In a move to “quantify how students feel about school,” the Montgomery County Board of Education approved a policy to measure student engagement, hope, and well-being as supplemental accountability measures. The Washington Post article “Montgomery County measuring ‘hope’ to help improve academic success in schools” highlights the district’s $900,000 partnership with Gallup for three years of data collection including parent and staff surveys intended to understand each school’s climate/culture.
Some readers may be thinking, “$900K?! That’s a lot of money!” Funny thing—that is exactly what I was thinking, too! There is a growing movement to educate the “whole child,” including attempts to measure student’s non-cognitive skills (e.g., social skills, adaptability, resiliency, etc.). Being aware of students’ growth in non-cognitive skills can have residual benefits. As cited in the article, a 2011 study published in Child Development demonstrated stronger academic performance (an average of 11 percentage points higher) for students whose schools placed “emphasis on their social and emotional lives.”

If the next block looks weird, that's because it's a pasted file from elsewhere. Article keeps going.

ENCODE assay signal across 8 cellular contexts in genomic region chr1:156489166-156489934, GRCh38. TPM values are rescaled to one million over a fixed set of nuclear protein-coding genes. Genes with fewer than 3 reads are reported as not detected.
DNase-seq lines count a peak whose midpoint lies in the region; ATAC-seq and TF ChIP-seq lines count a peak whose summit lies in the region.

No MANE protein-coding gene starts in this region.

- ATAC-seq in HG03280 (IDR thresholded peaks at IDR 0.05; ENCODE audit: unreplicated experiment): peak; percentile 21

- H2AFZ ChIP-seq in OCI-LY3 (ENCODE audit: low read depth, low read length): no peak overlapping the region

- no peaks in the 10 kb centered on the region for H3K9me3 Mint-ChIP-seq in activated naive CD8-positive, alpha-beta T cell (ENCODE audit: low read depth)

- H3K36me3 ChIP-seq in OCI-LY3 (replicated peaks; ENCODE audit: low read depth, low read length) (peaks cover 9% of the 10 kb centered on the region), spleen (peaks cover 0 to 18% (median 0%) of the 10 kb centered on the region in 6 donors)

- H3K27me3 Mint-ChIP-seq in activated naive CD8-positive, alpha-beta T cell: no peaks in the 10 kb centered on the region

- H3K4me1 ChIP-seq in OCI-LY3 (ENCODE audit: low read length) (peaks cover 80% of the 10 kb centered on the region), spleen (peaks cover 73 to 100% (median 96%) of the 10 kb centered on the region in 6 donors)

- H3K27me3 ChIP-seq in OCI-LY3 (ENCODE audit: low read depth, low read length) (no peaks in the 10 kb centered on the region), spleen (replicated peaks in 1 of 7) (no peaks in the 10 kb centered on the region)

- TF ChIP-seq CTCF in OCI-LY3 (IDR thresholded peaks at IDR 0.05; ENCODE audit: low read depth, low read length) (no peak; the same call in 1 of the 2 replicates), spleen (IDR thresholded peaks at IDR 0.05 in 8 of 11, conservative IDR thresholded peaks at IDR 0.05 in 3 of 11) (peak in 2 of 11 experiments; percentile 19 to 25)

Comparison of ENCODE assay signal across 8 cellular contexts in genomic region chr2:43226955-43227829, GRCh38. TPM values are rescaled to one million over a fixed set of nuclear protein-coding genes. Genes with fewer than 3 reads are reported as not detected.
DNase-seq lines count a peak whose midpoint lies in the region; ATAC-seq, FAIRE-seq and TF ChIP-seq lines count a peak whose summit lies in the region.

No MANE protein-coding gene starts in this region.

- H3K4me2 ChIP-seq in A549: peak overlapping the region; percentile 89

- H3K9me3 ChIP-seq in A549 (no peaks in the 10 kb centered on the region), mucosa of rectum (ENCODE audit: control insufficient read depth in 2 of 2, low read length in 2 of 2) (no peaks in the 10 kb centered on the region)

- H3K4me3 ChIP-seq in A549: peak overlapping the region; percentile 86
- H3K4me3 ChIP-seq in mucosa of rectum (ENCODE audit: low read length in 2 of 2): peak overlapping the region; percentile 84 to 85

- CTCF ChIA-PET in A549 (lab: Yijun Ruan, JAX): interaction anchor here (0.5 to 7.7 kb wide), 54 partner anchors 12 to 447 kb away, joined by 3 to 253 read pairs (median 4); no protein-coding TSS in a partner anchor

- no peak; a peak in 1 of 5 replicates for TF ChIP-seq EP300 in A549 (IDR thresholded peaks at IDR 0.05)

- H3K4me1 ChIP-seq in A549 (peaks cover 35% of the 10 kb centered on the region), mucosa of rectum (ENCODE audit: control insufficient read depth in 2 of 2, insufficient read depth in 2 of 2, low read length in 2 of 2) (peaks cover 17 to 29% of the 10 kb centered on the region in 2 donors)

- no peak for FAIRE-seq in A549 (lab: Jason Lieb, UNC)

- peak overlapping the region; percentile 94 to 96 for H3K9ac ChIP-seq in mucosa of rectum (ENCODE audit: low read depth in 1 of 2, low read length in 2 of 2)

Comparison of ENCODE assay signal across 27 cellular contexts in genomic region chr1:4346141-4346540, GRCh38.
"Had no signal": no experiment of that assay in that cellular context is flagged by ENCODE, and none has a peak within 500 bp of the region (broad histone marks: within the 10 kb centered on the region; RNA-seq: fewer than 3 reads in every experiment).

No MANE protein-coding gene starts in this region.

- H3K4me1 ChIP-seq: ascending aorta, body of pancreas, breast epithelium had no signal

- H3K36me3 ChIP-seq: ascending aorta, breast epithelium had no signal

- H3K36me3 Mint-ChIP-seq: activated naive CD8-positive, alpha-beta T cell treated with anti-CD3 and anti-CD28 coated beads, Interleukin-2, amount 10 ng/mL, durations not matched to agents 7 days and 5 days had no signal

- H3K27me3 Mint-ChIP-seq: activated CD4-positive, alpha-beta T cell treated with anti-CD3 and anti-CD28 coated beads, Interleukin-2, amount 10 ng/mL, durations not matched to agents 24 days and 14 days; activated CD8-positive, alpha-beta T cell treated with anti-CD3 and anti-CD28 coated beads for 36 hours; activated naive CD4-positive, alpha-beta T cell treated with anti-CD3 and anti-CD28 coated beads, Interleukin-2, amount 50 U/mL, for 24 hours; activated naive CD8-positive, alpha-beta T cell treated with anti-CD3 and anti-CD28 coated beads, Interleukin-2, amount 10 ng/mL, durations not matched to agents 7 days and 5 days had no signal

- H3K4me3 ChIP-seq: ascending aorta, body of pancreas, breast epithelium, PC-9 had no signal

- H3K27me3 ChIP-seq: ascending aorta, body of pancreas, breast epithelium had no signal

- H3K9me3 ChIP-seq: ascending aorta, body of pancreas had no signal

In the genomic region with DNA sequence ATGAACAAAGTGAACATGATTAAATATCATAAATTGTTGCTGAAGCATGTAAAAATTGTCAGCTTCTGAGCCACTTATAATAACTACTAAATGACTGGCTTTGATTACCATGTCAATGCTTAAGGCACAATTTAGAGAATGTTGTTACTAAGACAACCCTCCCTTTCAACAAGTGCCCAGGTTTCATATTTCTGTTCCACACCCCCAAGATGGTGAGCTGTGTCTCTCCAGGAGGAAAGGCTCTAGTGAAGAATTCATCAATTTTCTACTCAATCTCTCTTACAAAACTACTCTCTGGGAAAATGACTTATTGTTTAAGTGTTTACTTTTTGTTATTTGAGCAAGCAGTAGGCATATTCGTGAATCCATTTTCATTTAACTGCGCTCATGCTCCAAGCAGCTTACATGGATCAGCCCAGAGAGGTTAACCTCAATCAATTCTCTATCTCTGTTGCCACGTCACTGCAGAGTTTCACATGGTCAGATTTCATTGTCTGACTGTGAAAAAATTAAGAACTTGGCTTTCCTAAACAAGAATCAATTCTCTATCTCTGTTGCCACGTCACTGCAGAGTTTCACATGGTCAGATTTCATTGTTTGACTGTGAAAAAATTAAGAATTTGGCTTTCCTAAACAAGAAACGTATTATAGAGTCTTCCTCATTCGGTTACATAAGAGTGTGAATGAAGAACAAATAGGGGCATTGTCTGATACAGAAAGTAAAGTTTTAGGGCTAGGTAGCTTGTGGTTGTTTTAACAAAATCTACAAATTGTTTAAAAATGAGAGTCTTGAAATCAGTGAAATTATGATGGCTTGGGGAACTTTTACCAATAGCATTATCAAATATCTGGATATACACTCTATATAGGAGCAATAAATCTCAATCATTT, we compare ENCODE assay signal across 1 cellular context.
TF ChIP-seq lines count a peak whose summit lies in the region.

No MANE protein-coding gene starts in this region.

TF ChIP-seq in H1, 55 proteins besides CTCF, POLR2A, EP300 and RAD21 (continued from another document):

The movement is generally well intended and has much room for growth and development over the next decade. Is it necessary, however, for such an endeavor to envelop nearly one million dollars of taxpayers’ money? Montgomery County, Maryland joins other districts in its effort to learn more about social and emotional learning occurring inside and outside the classroom. I tend to side more with one Montgomery County Council Member, Valerie Ervin (former Board of Education member), who insists that the school system—while considering “students’ emotional development and well-being…should focus on academic measures as it works to close the achievement gap.”
I am unconvinced that a $900,000 investment of taxpayer dollars is going to reap the kinds of benefits Montgomery County school officials expect. Regardless of subject matter, I cannot help but think that the majority of students are tired of being tested, questioned, surveyed, queried, interrogated, interviewed, and examined. They might just see the so-called “holistic student poll” as just another set of bothersome questions that have little to no bearing on them or future outcomes.
To read more about what other states and districts are doing to diversify their definition of student success, while providing for the emotional needs and well-being of students, check out the following links:
- · Anchorage, Alaska; Cleveland, Ohio; and Austin, Texas’ Collaborative for Academic, Social, and Emotional Learning, or CASEL
- · Idaho’s Early Learning eGuidelines
- · Illinois’ Children’s Mental Health Act of 2003
- · Pennsylvania district’s Every Child Counts Program
- · Minnesota’s EdVisions Schools “Hope Survey”